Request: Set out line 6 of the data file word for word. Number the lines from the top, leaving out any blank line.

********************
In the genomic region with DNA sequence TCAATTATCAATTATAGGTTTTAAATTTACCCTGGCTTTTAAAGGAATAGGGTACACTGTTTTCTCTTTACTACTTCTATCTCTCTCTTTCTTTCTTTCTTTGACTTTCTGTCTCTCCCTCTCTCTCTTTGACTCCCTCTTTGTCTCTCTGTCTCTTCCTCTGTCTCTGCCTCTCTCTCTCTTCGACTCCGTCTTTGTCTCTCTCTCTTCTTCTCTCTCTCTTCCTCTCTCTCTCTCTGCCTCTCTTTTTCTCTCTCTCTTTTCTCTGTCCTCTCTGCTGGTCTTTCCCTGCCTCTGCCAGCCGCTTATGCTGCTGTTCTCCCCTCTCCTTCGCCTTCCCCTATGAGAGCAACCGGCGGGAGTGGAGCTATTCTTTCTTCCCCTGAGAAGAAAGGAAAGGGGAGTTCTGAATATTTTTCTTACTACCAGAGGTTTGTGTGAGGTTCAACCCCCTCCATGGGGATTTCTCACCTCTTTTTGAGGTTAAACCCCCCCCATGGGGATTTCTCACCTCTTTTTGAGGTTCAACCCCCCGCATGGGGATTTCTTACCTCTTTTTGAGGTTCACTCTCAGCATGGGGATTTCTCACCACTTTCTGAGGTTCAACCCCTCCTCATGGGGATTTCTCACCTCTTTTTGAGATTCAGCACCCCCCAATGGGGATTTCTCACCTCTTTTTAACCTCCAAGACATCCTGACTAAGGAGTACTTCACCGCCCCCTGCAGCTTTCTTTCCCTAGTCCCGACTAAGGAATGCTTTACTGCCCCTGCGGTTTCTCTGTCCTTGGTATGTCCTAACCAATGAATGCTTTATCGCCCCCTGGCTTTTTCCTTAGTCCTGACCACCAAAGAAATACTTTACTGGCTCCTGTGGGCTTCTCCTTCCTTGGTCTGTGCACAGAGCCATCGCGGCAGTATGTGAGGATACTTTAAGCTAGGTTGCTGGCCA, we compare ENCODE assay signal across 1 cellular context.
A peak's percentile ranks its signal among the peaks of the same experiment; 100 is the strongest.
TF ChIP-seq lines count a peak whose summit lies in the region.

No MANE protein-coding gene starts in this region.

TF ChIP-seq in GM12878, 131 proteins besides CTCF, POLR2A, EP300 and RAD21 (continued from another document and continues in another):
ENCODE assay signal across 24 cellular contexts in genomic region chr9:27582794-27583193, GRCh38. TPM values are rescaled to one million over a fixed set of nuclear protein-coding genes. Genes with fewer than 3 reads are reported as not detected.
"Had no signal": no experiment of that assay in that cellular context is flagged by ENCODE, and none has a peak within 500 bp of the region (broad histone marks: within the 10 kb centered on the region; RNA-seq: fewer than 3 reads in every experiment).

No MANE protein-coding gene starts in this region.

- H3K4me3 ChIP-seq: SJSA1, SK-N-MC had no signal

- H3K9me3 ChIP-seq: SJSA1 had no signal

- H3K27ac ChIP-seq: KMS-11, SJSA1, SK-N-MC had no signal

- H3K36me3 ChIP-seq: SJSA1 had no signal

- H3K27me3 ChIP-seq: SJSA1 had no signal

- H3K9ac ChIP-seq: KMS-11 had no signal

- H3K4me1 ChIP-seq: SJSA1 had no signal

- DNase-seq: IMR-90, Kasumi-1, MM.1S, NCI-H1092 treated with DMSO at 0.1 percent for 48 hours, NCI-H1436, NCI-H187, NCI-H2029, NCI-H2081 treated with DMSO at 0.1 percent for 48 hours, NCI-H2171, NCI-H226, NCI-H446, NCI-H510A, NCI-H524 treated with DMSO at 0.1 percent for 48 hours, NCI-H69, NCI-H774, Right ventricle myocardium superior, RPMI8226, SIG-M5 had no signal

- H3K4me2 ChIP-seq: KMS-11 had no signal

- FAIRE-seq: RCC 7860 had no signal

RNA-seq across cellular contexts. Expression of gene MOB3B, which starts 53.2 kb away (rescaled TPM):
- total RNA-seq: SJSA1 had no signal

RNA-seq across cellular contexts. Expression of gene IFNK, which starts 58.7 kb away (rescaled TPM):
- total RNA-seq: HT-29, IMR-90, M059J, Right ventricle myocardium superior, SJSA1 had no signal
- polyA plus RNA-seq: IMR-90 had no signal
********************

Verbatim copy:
ENCODE assay signal across 24 cellular contexts in genomic region chr9:27582794-27583193, GRCh38. TPM values are rescaled to one million over a fixed set of nuclear protein-coding genes. Genes with fewer than 3 reads are reported as not detected.